Mary Prince was born into enslavement in Brackish Pond, Bermuda, in 1788, Prince and her siblings, were raised by her adoring mother until she was 12. Her mother was a household slave to a family called Williams, and Mary would later write that she “was made quite a pet of by the Williams’s child, Miss Betsey, who used to lead me about by the hand, and call me her little nigger”. When the Williams’s fortunes changed, Mary’s devastated mother took her to the market to be sold. Mary “was soon surrounded by strange men, who examined and handled me in the same manner that a butcher would a calf or a lamb he was about to purchase”.
For the next 15 years, Mary was treated cruelly by a series of masters on several West Indian islands, enduring extreme hardship and sexual abuse. In 1828, she was brought from Antigua to England by her then owners, the sadistic John Wood, a white Caribbean man. He and his family took her to Antigua and, in 1826, through her Moravian Church, she met and married Daniel James, a free carpenter.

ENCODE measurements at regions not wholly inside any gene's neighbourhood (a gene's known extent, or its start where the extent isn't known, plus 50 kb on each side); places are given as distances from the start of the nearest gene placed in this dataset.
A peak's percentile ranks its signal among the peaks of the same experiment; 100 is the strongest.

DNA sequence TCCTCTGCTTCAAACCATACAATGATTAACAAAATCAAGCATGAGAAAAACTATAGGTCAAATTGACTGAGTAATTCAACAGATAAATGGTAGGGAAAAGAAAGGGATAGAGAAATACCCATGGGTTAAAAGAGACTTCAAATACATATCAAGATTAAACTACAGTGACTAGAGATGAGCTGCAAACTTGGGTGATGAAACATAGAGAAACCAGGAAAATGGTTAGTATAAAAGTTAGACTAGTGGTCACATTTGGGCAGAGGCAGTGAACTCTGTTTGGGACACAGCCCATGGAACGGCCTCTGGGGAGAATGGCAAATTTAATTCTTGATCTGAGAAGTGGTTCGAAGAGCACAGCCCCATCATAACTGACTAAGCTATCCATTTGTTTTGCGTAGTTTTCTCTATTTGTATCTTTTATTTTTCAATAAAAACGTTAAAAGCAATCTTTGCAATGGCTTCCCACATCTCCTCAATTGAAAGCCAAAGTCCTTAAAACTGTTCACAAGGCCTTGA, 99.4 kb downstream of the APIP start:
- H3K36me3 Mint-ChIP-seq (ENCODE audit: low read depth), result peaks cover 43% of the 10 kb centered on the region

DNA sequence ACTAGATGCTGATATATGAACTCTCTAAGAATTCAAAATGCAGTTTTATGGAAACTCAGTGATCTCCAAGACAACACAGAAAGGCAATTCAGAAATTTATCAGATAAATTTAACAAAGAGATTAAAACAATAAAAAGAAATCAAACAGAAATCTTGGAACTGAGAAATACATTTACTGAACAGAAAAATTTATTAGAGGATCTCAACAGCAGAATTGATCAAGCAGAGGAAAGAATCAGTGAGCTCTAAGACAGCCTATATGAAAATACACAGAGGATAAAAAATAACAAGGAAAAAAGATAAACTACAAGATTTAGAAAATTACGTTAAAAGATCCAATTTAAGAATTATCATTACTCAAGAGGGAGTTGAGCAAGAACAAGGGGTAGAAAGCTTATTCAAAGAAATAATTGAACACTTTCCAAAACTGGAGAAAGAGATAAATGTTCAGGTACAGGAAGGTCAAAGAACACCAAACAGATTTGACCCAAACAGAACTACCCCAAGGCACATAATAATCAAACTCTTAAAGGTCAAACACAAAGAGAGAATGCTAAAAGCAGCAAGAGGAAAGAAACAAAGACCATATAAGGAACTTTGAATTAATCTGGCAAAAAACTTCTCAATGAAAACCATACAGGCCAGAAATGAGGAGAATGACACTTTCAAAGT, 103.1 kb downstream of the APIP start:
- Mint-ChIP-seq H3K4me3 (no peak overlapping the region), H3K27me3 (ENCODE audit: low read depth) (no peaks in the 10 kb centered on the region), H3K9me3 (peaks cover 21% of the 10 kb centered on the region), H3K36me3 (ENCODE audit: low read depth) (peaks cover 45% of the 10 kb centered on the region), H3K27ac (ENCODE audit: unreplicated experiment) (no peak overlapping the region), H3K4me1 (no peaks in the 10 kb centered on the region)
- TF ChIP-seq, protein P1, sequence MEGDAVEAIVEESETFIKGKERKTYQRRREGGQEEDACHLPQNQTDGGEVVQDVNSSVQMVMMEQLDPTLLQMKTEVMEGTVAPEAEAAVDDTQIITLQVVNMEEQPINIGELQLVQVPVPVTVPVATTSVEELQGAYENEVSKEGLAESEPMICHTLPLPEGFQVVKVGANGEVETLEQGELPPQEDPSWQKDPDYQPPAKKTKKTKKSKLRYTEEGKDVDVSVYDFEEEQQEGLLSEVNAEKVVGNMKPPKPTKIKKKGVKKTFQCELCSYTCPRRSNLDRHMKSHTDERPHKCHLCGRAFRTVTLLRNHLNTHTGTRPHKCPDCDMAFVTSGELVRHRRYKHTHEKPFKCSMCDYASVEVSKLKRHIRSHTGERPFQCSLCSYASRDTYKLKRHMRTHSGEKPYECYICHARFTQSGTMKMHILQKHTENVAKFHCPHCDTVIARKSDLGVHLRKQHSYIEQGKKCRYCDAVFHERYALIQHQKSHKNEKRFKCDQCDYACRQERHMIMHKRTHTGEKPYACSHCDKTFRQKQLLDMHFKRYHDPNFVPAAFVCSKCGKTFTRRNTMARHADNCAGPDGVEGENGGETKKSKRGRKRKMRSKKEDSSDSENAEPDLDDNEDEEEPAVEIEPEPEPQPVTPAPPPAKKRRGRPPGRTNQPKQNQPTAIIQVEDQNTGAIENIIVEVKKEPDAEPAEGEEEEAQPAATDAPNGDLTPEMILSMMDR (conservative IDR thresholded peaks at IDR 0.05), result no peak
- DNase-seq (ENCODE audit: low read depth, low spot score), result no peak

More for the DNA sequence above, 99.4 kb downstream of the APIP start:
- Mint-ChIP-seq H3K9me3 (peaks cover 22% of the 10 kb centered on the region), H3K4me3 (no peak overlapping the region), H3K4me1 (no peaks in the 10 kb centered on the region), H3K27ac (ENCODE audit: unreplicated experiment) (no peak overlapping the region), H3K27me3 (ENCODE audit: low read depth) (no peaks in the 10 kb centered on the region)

She was horsewhipped for not asking permission. The Woods also abused her by locking her in a cage and beating her, and leaving her to die in an outhouse when her rheumatism prevented her from working for some months. She was eventually saved by a neighbour but, despite essentially condemning her to death, the Woods refused Prince’s requests to buy her freedom.
Prince accompanied them to London in 1928, she was hopeful that the myth about the English air being able to heal rheumatism was true and would improve her rheumatism so she might be able to return to her husband a free woman. Unfortunately, it only made life harder for her.
Slavery was still legal in the West Indies, but no longer in Britain itself, so once in London, Prince left the Woods and went to the Anti-Slavery Society.
In 1829, she unsuccessfully petitioned parliament for her freedom, she told her life story to abolitionist sympathisers, and it was published by her new abolitionist employer, Mr Pringle in 1831 as ‘The History of Mary Prince’ so that, in Prince’s words, “good people in England might hear from a slave what a slave had felt and suffered”. It attracted a large readership just as the anti-slavery movement was mounting a powerful and ultimately successful campaign for the emancipation of all Africans enslaved by the British.
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